Welcome to Homeovitality

This website is for information purposes only. Use of our website is subject to your agreement to our disclaimer and terms and conditions. By closing (click "I agree") or leaving this box, you signify your agreement to these.

I agree
image
SSHD molecules

SSHD-BRC1





SSHD-BRC1

The BRC1 gene plays an important role in the repair of many different types of DNA damage. Decreased BRCA1 activity is associated with increased susceptibility to development of cancers such as breast and ovary and others including fallopian tube, pancreatic and male breast cancer. Decreased BRCA1 expression is also associated with tumour progression. The SSHD-BRC1 molecule targets this gene to increase its efficiency.

What does the BRCA1 gene do?

The BRCA1 gene makes a protein that plays an important role in repairing damaged DNA. DNA is being damaged continuously in every single cell, therefore adequate function of BRCA1 is required to ensure effective repair of DNA.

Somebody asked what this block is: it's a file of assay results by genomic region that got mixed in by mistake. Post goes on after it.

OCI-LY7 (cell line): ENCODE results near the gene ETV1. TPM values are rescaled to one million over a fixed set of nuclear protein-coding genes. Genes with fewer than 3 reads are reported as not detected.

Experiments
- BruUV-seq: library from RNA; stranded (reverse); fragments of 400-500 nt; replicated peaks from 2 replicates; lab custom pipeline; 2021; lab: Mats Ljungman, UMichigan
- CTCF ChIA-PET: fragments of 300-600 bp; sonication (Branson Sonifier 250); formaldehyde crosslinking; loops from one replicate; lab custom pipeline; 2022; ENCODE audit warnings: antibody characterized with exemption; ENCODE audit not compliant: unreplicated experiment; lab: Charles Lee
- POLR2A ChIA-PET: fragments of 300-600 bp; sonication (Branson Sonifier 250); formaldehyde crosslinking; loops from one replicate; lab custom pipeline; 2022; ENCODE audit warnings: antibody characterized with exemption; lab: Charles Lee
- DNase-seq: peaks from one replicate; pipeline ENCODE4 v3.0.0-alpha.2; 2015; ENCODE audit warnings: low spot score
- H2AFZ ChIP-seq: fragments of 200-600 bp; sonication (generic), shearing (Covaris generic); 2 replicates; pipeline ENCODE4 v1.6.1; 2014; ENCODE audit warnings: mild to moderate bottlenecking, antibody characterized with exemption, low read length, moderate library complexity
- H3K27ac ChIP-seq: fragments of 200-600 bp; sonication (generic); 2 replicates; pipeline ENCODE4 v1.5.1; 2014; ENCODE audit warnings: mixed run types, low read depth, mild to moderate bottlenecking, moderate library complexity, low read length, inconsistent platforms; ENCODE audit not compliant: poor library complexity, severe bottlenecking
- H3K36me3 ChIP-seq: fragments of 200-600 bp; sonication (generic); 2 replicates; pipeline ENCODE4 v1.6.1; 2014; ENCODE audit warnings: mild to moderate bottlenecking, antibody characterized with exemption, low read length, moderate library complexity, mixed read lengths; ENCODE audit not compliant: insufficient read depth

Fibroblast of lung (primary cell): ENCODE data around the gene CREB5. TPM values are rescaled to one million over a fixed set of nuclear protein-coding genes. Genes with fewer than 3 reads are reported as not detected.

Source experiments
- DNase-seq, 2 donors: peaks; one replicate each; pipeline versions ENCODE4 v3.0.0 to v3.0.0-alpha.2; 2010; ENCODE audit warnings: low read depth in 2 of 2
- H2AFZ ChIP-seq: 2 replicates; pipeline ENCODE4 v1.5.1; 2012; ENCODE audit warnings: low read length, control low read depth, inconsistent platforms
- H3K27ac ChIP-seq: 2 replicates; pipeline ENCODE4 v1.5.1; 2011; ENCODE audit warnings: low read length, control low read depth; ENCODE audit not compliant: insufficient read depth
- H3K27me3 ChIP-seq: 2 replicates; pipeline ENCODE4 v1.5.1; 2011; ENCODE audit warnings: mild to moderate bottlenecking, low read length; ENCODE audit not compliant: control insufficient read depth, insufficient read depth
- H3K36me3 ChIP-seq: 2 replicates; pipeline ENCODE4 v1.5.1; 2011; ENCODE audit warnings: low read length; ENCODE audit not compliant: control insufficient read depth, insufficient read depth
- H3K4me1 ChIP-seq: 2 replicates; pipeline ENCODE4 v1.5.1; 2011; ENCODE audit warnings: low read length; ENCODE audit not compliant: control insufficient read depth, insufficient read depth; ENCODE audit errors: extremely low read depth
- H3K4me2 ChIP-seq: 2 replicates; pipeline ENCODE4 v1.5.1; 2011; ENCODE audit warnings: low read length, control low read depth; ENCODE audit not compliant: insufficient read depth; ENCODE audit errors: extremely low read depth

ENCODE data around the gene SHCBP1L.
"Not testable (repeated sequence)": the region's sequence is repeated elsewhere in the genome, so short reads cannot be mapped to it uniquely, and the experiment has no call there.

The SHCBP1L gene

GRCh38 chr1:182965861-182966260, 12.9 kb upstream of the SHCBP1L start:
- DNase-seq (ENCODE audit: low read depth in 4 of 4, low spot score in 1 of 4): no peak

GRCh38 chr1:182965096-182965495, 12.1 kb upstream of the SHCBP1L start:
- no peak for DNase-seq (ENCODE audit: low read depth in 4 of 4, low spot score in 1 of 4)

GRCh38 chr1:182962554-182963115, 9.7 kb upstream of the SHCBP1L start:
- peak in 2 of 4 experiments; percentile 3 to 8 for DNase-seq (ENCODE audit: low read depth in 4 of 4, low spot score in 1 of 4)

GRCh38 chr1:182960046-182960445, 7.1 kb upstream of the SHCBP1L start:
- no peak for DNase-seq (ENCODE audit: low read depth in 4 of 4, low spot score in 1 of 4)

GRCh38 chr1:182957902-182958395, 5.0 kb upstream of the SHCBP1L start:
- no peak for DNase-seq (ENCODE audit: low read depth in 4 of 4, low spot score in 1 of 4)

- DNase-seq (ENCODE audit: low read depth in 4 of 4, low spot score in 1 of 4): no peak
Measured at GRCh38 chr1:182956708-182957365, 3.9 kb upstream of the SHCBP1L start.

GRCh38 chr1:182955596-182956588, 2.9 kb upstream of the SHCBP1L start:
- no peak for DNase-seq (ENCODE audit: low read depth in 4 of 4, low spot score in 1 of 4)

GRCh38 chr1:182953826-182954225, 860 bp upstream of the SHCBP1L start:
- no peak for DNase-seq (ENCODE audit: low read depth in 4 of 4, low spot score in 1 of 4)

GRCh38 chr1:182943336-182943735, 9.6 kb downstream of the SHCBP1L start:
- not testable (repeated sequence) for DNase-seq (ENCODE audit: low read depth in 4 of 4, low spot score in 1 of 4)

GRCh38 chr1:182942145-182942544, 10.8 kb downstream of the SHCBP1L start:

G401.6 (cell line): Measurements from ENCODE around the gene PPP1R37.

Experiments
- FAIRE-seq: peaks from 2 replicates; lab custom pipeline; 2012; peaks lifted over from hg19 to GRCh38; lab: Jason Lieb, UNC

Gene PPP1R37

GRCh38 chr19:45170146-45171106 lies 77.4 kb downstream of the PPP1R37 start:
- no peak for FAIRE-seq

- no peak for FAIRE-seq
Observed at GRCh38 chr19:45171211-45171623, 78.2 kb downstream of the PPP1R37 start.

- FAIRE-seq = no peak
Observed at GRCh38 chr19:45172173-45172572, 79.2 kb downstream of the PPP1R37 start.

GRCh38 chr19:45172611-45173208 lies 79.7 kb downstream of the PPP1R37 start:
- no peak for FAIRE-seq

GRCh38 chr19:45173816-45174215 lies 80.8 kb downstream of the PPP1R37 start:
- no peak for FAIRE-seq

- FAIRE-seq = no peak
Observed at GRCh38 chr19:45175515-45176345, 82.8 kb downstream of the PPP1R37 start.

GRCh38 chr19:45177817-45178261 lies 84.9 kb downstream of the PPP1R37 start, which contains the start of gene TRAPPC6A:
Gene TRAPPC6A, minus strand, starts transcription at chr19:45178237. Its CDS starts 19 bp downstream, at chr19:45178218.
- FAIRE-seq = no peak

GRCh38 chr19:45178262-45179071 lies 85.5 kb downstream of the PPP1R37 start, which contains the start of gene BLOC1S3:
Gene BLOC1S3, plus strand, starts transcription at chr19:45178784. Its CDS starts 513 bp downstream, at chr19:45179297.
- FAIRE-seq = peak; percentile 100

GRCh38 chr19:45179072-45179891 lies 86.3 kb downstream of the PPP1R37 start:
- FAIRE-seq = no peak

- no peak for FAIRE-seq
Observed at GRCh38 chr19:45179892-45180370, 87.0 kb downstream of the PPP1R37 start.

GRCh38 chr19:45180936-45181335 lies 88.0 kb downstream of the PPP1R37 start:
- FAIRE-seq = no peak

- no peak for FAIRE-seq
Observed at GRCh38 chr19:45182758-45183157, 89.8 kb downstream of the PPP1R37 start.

The BRCA1 gene also belongs to a class of genes known as tumour suppressor genes. Like many other tumour suppressors, the protein produced from the BRCA1 gene helps prevent cells from growing and dividing too rapidly or in an uncontrolled way.

Breast cancer and other cancers may have a familial background. Such breast cancer cases often have a heritable form of BRCA1 that is low in activity. Non-familial or sporadic forms of breast and other cancers on the other hand, have been found to have reduced expression of the BRCA1 gene [1 & 2]. More importantly, scientists have shown that the degree of reduced gene expression of BRCA1 is associated with tumour progression and aggressiveness [2].

By helping repair DNA, BRCA1 plays a role in maintaining the stability of a cell's genetic information. Therefore, increasing BRCA1 expression will help to stabilise the structure of DNA as well as reduce the likelihood of development of many cancers and slow down their progression.

References

  1. Thompson et al., Decreased expression of BRCA1 accelerates growth and is often present during sporadic breast cancer progression. Nat Genet 1995, 9, 444.
  2. Zheng et al., Reduction of BRCA1 expression in sporadic ovarian cancer. Gynecol Oncol. 2000, 76, 294.

Want to know more?

For more information about this SSHD molecule, contact your healthcare practitioner or arrange an appointment using our clinic.

Who we work with